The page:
When it comes to unemployment, this is the belly of the beast.

For a year and a half, the jobless rate here in the nation's biggest company town, home to 10 different General Motors plants, hovered around 15 percent. Then things took a nose dive.

Now, with its rate fluctuating between 20 and 25 percent all year, Flint holds the dubious distinction of being the most out-of-work city in the country, and it's been hurting harder longer than anyplace else.

"Like a cold you just can't shake," sighed Eugene Talsma, director of a non-profit family counseling agency whose client rolls have more than doubled in the past two years.

The affliction touches everything. The welfare rolls are up by 50 percent in the last two years, as some 20,000 of the jobless who've exhausted all their benefits have had to trade down from the unemployment compensation line to the food stamp and Aid to Families with Dependent Children lines.

Crime is up. So, to the degree these things can be measured, are alcohol abuse and wife beating.

So are bankruptcies, foreclosures and garage sales. So are migration out and church attendance.

The local Army recruiting office is exceeding its quotas easily; the Rescue Mission has doubled its nightly hot dinner service, and the pool of donors to the commercial blood blank downtown keeps getting bigger.

The most popular bit of gallows humor here is that lumber is about to overtake autos as the lead industry in town. That's how much plywood is getting sold to board up the storefronts of failed businesses.

For a hard-times tableau, you won't find a much more vivid scene than the one at what used to be a thriving shopping center near a big Buick plant on the north side of town.

Behind the sea of potholes and rubble that passes for a parking lot, there are just four going enterprises: an unemployment compensation office, where 1,100 jobless stream in each day for their checks; a furniture liquidation warehouse, which has too much stock and not enough customers; a Goodwill store, which has too many customers and not enough stock, and a pawnshop, where the man behind the counter, Rick Reo, insists that "business is the same as ever. You catch some people coming, some going. There's still money out there."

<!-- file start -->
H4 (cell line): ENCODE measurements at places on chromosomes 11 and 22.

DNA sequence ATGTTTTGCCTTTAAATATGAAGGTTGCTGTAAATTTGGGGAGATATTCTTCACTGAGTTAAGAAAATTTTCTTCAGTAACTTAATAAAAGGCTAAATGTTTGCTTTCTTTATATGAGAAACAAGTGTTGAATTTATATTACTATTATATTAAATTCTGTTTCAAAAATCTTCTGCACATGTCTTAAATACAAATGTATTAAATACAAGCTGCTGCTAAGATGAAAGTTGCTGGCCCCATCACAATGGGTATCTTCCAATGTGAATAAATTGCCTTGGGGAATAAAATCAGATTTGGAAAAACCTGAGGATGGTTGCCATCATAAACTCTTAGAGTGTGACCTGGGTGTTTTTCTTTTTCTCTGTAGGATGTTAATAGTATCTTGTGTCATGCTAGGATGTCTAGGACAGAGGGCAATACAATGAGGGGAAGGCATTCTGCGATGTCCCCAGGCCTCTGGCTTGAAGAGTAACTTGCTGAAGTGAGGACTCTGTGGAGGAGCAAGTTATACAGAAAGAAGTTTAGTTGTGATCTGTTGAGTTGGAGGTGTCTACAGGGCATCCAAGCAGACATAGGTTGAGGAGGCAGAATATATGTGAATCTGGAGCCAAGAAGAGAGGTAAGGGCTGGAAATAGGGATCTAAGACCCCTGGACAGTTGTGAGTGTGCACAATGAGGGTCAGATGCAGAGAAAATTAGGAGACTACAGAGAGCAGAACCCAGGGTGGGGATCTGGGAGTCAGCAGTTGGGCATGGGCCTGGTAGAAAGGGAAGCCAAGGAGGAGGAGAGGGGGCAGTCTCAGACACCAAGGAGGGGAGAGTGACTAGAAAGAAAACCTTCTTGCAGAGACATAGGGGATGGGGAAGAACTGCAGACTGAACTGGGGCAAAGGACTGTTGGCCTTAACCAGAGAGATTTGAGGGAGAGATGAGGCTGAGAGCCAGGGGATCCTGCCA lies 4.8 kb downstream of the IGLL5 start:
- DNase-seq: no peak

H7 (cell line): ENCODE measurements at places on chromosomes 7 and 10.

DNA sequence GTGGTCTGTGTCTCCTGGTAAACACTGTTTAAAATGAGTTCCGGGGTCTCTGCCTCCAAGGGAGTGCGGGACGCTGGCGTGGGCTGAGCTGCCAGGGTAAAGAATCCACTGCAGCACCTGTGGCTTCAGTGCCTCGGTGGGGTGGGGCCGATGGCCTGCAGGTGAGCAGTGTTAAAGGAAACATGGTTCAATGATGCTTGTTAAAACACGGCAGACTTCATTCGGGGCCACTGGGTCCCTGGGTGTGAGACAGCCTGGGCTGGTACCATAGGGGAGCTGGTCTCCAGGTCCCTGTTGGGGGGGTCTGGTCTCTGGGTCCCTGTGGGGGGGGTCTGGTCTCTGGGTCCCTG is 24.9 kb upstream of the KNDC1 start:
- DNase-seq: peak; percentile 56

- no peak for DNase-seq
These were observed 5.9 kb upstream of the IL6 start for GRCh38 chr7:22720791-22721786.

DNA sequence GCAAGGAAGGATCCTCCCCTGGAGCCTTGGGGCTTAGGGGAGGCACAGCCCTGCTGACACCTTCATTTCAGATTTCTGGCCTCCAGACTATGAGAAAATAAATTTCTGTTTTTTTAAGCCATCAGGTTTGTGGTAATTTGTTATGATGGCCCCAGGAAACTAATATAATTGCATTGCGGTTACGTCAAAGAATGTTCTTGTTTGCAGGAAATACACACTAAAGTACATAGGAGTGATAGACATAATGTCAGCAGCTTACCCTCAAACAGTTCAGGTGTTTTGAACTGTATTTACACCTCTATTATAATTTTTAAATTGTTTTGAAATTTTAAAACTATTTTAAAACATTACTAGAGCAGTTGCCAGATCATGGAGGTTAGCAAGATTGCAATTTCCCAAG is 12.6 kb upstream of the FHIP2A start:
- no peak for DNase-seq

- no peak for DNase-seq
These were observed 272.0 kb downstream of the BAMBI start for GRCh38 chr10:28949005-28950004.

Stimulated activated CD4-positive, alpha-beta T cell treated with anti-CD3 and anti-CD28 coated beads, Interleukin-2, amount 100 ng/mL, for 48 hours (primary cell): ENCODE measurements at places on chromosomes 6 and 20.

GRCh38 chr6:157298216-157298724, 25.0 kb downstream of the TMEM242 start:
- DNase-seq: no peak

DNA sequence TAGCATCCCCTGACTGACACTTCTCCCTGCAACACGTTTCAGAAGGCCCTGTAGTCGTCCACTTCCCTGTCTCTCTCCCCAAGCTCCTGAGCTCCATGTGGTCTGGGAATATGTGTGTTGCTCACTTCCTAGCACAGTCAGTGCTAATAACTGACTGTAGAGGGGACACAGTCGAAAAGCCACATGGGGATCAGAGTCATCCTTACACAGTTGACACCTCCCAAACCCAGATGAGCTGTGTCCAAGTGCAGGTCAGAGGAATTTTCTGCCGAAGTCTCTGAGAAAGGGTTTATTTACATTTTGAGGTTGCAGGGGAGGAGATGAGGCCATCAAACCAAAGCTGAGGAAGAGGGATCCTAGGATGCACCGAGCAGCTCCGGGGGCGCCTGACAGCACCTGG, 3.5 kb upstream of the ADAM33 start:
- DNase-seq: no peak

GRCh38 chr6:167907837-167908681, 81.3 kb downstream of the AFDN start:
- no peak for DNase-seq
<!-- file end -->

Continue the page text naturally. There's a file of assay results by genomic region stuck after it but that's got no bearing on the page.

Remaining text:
He has a point. For all of the evident distress, there is another side to the unemployment story in this blue-collar town of 193,000. No one is selling apples in the street. No one is going hungry. Last winter no one, as far as anyone can tell, went cold.

The network of public, private and religious relief organizations, strained mightily by their own nightmare of budget and personnel cuts, have stretched here and doubled up there and managed to keep a floor beneath the worst of the suffering.

The jobless benefits, curtailed somewhat by the Reagan administration, still run for up to 39 weeks. The supplemental unemployment benefits won by the United Auto Workers bring a laid-off worker's income to 95 percent of base take-home pay and can last, depending on seniority, for up to a year.

The problem is that more and more people have by this stage of the recession run through both. For them, survival has become a matter of relying on savings or family or welfare, or of scrounging for work in a tougher-than-nails job market.

Even for those willing to take big salary cuts, work isn't easy to find.